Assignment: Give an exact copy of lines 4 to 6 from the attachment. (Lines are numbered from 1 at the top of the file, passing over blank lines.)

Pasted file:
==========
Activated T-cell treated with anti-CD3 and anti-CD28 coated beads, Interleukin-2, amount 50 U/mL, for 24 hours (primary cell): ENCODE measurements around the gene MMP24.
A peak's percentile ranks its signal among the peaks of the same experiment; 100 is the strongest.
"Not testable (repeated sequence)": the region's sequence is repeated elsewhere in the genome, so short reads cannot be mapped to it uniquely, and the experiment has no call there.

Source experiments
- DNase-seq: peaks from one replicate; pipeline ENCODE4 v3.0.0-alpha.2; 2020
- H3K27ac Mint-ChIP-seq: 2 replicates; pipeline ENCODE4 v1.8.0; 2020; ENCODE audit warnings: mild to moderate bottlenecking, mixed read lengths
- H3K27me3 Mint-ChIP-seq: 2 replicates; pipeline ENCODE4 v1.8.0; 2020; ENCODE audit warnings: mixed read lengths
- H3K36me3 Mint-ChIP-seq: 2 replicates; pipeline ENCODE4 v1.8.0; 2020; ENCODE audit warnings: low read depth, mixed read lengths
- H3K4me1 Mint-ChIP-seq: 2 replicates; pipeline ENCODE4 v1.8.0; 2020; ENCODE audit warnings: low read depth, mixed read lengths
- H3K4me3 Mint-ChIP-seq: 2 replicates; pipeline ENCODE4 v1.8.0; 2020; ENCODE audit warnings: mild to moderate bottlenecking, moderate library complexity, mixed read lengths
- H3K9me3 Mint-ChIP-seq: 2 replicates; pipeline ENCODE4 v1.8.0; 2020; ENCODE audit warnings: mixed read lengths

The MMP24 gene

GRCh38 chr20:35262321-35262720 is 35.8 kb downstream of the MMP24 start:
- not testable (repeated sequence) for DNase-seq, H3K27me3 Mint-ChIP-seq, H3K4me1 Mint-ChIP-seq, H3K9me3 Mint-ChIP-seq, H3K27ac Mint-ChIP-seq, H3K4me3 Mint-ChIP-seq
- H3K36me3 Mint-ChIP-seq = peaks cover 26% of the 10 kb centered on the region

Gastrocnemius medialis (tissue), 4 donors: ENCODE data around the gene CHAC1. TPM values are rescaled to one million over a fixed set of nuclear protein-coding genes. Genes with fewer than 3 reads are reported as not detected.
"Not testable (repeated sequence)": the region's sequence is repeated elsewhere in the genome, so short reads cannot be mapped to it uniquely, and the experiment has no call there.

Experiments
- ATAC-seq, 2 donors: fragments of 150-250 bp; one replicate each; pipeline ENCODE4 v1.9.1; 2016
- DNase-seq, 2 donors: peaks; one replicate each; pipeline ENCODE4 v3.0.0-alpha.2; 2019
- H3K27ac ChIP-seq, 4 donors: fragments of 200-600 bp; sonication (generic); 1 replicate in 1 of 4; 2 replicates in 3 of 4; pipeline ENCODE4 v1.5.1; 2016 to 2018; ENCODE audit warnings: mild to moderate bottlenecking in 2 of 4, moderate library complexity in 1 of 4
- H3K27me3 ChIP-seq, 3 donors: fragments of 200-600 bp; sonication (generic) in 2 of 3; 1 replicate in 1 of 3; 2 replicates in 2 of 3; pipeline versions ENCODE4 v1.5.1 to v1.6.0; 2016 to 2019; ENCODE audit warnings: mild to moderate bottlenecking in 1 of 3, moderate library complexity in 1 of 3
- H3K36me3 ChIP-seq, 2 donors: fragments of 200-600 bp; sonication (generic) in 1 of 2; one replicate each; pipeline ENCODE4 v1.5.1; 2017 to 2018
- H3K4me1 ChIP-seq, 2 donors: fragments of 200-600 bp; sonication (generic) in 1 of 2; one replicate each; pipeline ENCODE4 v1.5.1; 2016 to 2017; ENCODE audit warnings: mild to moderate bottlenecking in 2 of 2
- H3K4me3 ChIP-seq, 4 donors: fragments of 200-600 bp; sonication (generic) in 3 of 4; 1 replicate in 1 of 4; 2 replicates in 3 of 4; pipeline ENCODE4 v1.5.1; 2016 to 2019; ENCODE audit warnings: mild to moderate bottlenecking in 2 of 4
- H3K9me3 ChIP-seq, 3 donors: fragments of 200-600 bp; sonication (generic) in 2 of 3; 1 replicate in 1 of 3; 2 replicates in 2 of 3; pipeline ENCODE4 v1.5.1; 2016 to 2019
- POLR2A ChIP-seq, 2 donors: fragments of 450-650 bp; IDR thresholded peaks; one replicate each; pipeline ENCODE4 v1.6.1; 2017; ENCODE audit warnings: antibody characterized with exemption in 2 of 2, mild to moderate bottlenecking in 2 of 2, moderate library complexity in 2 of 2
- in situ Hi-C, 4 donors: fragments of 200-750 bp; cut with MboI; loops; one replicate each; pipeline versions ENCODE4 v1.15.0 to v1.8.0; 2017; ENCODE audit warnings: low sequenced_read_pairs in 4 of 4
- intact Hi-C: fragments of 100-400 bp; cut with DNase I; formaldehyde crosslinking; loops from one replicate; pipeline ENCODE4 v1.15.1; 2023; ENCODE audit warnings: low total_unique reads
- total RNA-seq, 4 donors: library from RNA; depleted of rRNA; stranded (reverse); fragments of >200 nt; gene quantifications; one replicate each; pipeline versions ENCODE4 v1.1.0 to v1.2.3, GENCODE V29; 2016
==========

Source experiments
- DNase-seq: peaks from one replicate; pipeline ENCODE4 v3.0.0-alpha.2; 2020
- H3K27ac Mint-ChIP-seq: 2 replicates; pipeline ENCODE4 v1.8.0; 2020; ENCODE audit warnings: mild to moderate bottlenecking, mixed read lengths